07 May 2007 LuckyOliver
On April 20 I received an email from the delightful Amy Hooker of Maven Communications. She’s a public relations expert and from the message I presume she’s representing LuckyOliver. She made some kind remarks about my blog and explained how LuckyOliver were breaking new ground with their “midstock” model and gave me an “official invitation” to register.
Well, I’m someone who’s easily flattered, so I decided to take a look at LuckyOliver. I have noticed other microstockers reporting results in the same range as Fotolia and Dreamstime, so they were already on the list. In fact, LuckyOliver are generating more than their fair share of conversation. I’ve read lots of stories and accounts, both positive and not-so-positive, but the thing that sets them apart from ‘most’ other microstock websites is that they’re out there communicating with the community. I’ve seen official posts in forums from LuckyOliver representatives interacting with their contributors beyond their own website. Suffice to say, my curiosity level for LuckyOliver was piqued. Here’s the data:
|Image Stats||Not published|
|Minimum Image Size||1600Ã—1200 pixels|
|Compensation||30%, or 50% for extended license, buy out, and SideShow (see below)|
|Pricing||Scales per size, starting at $1|
|Payment Methods||PayPal, MoneyBookers, Check|
|Payment Delay||Payment made midway through the month following your payment request|
|Referral Program||$5 one-time payment for referred buyers, $1 one-time payment for referred contributors|
|Application Process||Submit three example images for review|
My Comments on LuckyOliver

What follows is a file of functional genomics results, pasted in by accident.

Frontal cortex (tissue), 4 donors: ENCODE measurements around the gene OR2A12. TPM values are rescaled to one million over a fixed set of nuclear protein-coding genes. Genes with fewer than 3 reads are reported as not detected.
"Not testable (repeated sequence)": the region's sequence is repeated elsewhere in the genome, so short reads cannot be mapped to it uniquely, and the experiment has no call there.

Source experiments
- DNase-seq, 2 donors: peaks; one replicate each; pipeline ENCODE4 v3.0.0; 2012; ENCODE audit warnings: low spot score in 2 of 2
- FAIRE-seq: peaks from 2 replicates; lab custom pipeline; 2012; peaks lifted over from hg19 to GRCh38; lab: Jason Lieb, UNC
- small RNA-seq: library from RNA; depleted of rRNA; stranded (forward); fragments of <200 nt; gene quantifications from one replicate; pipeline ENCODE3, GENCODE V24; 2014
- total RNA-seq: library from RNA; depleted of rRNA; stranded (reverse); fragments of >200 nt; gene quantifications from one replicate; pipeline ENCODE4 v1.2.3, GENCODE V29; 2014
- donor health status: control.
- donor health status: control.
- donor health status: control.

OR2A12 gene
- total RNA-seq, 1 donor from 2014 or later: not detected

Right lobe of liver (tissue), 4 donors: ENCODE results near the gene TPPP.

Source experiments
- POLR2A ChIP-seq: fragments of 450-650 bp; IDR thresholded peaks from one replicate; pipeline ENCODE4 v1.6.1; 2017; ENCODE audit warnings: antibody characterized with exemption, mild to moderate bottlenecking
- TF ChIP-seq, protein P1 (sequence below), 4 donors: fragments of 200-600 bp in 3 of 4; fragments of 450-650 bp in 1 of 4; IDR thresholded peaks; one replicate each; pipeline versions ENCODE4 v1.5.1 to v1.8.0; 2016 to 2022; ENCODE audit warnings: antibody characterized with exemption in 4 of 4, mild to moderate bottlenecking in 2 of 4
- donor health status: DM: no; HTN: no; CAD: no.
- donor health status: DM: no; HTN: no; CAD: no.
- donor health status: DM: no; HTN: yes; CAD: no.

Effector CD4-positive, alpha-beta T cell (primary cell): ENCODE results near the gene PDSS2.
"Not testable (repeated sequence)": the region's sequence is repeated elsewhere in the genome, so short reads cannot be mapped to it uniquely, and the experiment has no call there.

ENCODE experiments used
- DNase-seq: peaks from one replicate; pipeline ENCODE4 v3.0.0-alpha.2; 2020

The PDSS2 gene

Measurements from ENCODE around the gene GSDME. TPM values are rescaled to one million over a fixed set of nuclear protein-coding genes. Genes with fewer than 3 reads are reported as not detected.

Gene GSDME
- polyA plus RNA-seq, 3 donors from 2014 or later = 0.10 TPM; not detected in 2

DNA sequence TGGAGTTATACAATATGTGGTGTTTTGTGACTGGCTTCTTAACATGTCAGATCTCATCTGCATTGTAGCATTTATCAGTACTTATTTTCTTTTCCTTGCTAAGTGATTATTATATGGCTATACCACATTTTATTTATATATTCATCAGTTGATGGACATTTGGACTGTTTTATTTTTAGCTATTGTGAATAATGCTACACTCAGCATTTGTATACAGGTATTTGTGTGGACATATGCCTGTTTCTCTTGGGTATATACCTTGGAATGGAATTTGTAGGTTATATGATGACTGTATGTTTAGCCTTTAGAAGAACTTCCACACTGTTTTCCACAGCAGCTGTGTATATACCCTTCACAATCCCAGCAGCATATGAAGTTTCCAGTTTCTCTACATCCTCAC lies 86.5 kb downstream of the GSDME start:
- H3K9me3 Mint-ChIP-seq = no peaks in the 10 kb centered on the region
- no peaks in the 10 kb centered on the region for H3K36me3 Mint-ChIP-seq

Well, there’s a lot to say about LuckyOliver, and the place I want to start is their website. They have a slightly cheesy carnival ‘theme’ going on, but who cares. Their website is amazing! It is well designed from a technical point of view as it uses modern web technologies to improve the user experience. It is well designed from the point of view of usability as it is clearly laid out, and information is always where you’d logically expect to find it. I was also very impressed with the tone of the copy that they carry consistently throughout the website. This gives the site an enjoyable personality and blends well with their theme.
LuckyOliver are a new player in the microstock market and are playing the game of catch-up-as-fast-as-we-can. Their blog contains many warts’n’all post about their growing pains which lends a great authenticity to their business. They seem really committed to their contributors and have sincere and high ambitions. I couldn’t help but like this organization.
Where LuckyOliver fall down is their size. This is obviously a mark of a new entrant, and they’re adamant that they’re doing everything they can to get their buying activity up. Still, all the talk in the forums is about how sales are slow.
Their midstock program is also interesting. Contributors who have sold more than 100 photos can add 25% of their portfolio to the SideShow where they can set the selling price of each image. They also give contributors the option to set a buy-out price for exclusive images, in which case the contributor sells ownership of the image and retains 50% of the commission.
They have caught up with all the regular facilities of microstock websites, including IPTC reading, FTP upload, and a user-friendly keyword system. Not only have they caught up, they’ve overtaken with the assertive move of removing categories in favor of keywords, which they term ‘Sticky Words’.
They’re also running a promotion where exclusive images receive a 60% commission. The promotion applies to the first 30,000 images. This is a generous percentage, but it’s hard to see how it will be attractive for a new site with low sales.
I registered at LuckyOliver. I realize that very slow sales means they’ll likely be more work than reward for some time, but I think this site has a better chance of catching the big players than any of the second tier sites I’ve reviewed so far. They’re on the path to be different, and aren’t afraid to try new things and communicate openly.
As for my experience, the account registration was exceptionally smooth and I continued to be impressed with their website. I uploaded my three example images and was approved in 3 hours! And unlike all the other sites that require example images, I didn’t have to re-upload them. So far, so good.
Update April 2008: LuckyOliver has closed